From the general election of 1734 until his elevation to the peerage, Pulteney sat for Middlesex. For some years after this election the minister's assailants made little progress in their attack, but in 1738 the troubles with Spain supplied them with the opportunity which they desired. Walpole long argued for peace, but he was feebly supported by his own cabinet, and the frenzy of the people for war knew no bounds. In an evil moment for his own reputation he consented to remain in office and to gratify popular passion with a war against Spain. His downfall was not long deferred. War was declared in 1739, a new parliament was summoned in the summer of 1741, and over the divisions on the election petitions the ministry of Walpole fell to pieces.
The task of forming the new administration was after some delay entrusted to Pulteney, who offered the post of First Lord of the Treasury (Prime Minister) to the Earl of Wilmington, and contented himself with a seat in the cabinet and a peerage, still hoping to retain his supremacy in the ministry. This made him unpopular, and his influence dwindled to nothing.
Horace Walpole asserts that when Pulteney wished to withdraw from the peerage it was forced upon him by the king, and another chronicler of the times records that when Walpole and Pulteney met in the House of Lords, the one as Earl of Orford, the other as Earl of Bath, the remark was made by Orford: "Here we are, my lord, the two most insignificant fellows in England." On 14 July 1742 Pulteney was created Baron Pulteney of Heydon, Viscount Pulteney of Wrington, Somerset, and Earl of Bath. On 20 February he had been restored to his rank in the privy council. At Wilmington's death in 1743 he made application to the king for the post of First Lord of the Treasury, only to find that it had been conferred on Henry Pelham.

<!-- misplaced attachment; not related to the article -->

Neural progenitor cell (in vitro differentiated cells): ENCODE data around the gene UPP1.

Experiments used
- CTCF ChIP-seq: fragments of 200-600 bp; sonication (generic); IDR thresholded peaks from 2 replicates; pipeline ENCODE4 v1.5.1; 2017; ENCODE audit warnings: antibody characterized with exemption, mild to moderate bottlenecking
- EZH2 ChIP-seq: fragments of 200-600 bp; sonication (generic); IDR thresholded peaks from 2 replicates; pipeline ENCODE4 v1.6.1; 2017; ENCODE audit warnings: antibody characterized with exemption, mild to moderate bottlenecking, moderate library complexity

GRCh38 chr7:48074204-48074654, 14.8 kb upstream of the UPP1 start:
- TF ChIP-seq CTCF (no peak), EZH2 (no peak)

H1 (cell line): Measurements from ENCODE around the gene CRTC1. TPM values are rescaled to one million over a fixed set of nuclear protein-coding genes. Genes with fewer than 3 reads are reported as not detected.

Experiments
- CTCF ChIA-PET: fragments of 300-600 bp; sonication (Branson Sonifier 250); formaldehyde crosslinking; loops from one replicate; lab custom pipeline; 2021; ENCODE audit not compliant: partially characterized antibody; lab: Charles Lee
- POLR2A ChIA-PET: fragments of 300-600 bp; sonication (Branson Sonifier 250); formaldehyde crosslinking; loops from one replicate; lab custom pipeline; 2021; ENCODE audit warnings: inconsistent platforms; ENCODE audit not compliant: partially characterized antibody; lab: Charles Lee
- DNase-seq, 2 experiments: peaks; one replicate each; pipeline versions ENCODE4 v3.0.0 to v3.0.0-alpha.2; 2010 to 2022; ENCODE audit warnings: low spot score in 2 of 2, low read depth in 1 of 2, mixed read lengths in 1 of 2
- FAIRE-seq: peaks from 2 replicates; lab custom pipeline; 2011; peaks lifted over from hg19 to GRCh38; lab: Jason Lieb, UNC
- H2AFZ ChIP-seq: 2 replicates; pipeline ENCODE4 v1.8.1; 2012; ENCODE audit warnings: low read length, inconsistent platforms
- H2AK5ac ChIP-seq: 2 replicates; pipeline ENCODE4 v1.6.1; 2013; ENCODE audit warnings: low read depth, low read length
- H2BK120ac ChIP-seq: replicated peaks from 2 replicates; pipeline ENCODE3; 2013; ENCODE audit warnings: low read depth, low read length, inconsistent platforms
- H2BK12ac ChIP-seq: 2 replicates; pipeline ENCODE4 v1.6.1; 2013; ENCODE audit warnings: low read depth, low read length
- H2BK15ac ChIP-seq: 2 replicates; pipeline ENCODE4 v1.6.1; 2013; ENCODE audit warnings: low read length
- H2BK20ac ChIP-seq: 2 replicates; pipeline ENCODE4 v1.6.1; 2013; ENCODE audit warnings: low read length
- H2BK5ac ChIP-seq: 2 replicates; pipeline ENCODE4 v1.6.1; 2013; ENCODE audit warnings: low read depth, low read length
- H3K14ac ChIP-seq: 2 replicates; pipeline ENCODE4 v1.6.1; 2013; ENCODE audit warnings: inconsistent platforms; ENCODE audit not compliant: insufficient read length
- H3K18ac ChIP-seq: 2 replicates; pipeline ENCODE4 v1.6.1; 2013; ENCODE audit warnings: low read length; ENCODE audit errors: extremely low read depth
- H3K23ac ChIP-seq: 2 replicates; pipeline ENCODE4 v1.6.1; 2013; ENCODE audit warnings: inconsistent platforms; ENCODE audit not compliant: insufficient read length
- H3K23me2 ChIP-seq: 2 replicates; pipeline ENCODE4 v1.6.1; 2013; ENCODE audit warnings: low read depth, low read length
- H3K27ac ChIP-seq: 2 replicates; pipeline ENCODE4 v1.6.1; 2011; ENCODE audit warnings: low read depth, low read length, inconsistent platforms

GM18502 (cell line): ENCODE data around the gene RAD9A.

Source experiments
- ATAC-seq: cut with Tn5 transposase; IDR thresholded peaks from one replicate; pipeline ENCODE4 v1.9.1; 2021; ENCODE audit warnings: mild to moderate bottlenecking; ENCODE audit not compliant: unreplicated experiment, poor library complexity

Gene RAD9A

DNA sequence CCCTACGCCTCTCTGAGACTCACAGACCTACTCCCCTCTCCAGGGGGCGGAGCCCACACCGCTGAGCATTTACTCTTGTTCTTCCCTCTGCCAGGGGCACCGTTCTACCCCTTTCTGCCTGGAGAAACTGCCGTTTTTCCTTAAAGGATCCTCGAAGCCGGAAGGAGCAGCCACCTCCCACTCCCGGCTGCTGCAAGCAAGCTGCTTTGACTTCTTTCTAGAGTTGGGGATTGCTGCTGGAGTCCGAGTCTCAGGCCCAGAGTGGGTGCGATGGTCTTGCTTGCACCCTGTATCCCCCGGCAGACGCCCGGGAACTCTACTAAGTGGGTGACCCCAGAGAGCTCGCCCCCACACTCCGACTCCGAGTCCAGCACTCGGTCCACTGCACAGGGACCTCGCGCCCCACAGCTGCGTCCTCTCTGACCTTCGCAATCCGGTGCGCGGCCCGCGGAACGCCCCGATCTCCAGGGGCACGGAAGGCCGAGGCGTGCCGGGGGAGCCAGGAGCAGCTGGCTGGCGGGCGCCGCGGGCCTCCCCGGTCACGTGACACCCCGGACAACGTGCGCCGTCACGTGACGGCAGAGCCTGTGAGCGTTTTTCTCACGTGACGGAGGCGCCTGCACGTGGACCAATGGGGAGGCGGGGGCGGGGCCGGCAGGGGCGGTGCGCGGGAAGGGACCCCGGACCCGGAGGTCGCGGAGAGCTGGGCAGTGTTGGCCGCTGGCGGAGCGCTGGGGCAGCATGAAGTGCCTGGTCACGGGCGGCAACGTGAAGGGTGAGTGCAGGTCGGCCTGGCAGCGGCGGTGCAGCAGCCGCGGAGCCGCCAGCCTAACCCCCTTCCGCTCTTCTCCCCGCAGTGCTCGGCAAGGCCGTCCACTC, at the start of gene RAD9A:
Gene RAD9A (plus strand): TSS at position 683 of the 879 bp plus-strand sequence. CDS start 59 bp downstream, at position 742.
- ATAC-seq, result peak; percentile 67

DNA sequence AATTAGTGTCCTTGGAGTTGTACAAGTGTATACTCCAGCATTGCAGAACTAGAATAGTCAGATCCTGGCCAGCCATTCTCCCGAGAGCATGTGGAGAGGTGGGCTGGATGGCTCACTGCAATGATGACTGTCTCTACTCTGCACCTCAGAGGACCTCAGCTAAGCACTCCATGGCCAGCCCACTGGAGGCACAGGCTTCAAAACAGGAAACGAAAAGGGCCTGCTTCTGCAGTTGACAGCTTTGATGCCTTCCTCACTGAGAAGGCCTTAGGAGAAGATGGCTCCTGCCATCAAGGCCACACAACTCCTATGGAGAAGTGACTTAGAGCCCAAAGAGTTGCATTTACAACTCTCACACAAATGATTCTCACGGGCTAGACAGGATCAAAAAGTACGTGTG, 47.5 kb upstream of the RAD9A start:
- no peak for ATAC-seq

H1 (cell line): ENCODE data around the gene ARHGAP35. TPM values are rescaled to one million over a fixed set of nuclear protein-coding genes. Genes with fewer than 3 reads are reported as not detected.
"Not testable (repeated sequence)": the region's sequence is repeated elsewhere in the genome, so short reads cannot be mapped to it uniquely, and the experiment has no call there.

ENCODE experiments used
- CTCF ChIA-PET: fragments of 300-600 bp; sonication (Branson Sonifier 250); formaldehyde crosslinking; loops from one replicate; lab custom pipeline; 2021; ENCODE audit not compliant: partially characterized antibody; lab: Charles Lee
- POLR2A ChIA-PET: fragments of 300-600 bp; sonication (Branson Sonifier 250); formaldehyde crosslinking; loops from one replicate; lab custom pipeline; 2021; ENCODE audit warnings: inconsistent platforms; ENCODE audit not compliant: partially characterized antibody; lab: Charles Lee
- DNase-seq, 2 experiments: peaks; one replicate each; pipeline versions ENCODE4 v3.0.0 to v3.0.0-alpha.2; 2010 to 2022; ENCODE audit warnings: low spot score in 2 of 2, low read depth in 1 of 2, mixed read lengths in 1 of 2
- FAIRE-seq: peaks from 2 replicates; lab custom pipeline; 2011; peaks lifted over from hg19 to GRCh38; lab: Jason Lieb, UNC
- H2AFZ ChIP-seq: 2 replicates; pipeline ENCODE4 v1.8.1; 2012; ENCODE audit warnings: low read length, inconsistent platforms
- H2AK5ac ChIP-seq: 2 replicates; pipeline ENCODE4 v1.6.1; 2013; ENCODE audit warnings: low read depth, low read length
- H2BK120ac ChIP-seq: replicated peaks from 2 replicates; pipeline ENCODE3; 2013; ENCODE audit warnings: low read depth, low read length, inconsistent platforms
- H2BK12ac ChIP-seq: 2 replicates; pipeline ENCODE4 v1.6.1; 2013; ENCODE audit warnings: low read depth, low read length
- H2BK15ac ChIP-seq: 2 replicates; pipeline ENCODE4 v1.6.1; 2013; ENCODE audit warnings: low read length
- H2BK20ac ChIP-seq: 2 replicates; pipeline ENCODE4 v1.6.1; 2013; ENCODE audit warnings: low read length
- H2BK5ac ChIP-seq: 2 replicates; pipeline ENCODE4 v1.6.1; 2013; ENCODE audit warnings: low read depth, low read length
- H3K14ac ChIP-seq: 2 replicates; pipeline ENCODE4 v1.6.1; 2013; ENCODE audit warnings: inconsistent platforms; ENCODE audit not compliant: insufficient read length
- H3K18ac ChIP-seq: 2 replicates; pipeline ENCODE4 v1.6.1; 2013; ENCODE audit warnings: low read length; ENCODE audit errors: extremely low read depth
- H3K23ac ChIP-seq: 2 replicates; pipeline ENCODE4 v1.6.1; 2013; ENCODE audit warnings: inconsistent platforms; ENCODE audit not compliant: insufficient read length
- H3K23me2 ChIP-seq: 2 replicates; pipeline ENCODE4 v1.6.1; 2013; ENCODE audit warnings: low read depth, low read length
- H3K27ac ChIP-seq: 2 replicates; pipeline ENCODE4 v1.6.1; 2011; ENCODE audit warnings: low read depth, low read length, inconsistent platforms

On 10 February 1746, Pelham's administration resigned en masse, and the king turned to Bath to form an alternative ministry. He accepted the seals of office and made nominations to the most senior posts, but it quickly became clear that he did not have enough support to form a viable government, and after "48 hours, three quarters, seven minutes, and eleven seconds" he abandoned the attempt, forcing the king to accept Pelham's terms for resuming office. As the office of Prime Minister did not then officially exist, it is a matter of controversy whether Bath should be considered to have been Prime Minister by virtue of his two-day ministry.
Bath's failed attempt to form a government brought him much ridicule. Horace Walpole recorded the joke that "Granville and Bath were met going about the streets, calling 'Odd Man', as the hackney chairmen do when they want a partner", and a contemporary pamphlet satirically praised him for "the most wise and honest of all administrations, the minister having ... never transacted one rash thing; and, what is more marvellous, left as much money in the T[reasur]y as he found in it."
Death and legacy
An occasional pamphlet and an infrequent speech were afterwards the sole fruits of Bath's talents. His praises whilst in retirement have been sung by two bishops, Zachary Pearce and Thomas Newton. He was buried on 17 July 1764, in his own vault in Islip chapel, Westminster Abbey. The monument erected is by the sculptor Joseph Wilton.
He married on 27 December 1714 Anna Maria, daughter and co-heiress of John Gumley of Isleworth, commissary general to the army who was often satirized by the wits of the day (Notes and Queries, 3rd S. iI. 40 2-403, ~ 490). She died on 14 September 1758, and their only son William Pulteney died unmarried at Madrid on 12 February 1763. Pulteney's vast fortune passed in 1767 to Frances, wife of William Johnstone and daughter and co-heiress of his cousin, Daniel Pulteney, a bitter antagonist of Walpole in parliament, and had taken the name of Pulteney.
Of business he was never fond, and the loss in 1734 of his trusted friend John Merrill, who had supplied the qualities which he lacked, was lamented by him in a letter to Jonathan Swift. His chief weakness was a passion for money.
- William Coxe, Memoirs of Sir Robert Walpole (1816), and of Henry Pelham (1829)
- John Morley, Walpole (1889)
- Walter Sichel, Bolingbroke (1901–1902)
- Archibald Ballantyne, Carteret (1887)
- Eng. Hist. Rev. iv. 749-753
- and the general political memoirs of the time.
- This article incorporates text from a publication now in the public domain: Chisholm, Hugh, ed. (1911). Encyclopædia Britannica (11th ed.). Cambridge University Press
- "thePeerage". Retrieved 2006-12-24.